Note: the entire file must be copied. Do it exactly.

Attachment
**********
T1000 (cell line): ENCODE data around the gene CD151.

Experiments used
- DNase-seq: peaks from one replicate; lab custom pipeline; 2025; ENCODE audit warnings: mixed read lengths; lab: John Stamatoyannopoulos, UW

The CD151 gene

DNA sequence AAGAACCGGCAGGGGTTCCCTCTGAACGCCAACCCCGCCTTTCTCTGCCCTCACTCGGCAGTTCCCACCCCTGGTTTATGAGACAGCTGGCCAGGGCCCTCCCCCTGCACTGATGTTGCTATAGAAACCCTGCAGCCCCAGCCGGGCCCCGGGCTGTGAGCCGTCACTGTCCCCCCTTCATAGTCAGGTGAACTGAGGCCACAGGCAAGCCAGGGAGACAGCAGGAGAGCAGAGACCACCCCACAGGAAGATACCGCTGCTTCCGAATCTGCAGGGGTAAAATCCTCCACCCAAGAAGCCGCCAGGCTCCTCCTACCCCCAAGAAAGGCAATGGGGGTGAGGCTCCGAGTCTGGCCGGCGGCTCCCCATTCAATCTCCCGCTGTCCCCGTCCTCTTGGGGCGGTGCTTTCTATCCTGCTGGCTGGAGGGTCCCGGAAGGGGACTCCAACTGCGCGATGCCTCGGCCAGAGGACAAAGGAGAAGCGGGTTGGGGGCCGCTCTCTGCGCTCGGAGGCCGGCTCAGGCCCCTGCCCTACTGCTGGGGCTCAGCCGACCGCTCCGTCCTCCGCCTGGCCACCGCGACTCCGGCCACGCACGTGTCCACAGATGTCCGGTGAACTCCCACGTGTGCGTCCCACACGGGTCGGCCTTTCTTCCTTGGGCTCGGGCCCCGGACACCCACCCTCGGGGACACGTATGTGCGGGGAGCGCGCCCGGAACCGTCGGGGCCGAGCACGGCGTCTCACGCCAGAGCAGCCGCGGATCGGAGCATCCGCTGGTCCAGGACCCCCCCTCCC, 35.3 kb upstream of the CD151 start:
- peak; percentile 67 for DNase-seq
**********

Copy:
T1000 (cell line): ENCODE data around the gene CD151.

Experiments used
- DNase-seq: peaks from one replicate; lab custom pipeline; 2025; ENCODE audit warnings: mixed read lengths; lab: John Stamatoyannopoulos, UW

The CD151 gene

DNA sequence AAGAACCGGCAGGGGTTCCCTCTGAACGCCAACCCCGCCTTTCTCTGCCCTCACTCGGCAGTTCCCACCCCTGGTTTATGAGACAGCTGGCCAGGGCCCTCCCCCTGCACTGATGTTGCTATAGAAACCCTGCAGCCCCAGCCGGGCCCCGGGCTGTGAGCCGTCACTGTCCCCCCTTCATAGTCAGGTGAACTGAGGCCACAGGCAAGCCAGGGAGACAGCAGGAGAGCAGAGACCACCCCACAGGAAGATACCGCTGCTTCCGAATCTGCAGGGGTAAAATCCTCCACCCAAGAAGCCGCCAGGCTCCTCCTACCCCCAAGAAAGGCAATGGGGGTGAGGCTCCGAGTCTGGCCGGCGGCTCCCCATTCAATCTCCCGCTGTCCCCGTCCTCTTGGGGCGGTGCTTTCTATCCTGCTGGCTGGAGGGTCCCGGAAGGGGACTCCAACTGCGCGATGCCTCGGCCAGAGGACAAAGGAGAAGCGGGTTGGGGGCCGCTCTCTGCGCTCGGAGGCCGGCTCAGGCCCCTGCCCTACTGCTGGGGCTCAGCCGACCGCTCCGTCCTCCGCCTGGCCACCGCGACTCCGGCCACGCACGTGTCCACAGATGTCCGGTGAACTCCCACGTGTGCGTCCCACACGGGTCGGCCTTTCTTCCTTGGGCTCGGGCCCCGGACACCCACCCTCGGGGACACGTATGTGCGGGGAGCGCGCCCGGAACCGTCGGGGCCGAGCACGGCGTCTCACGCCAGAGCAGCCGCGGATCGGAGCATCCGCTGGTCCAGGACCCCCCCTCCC, 35.3 kb upstream of the CD151 start:
- peak; percentile 67 for DNase-seq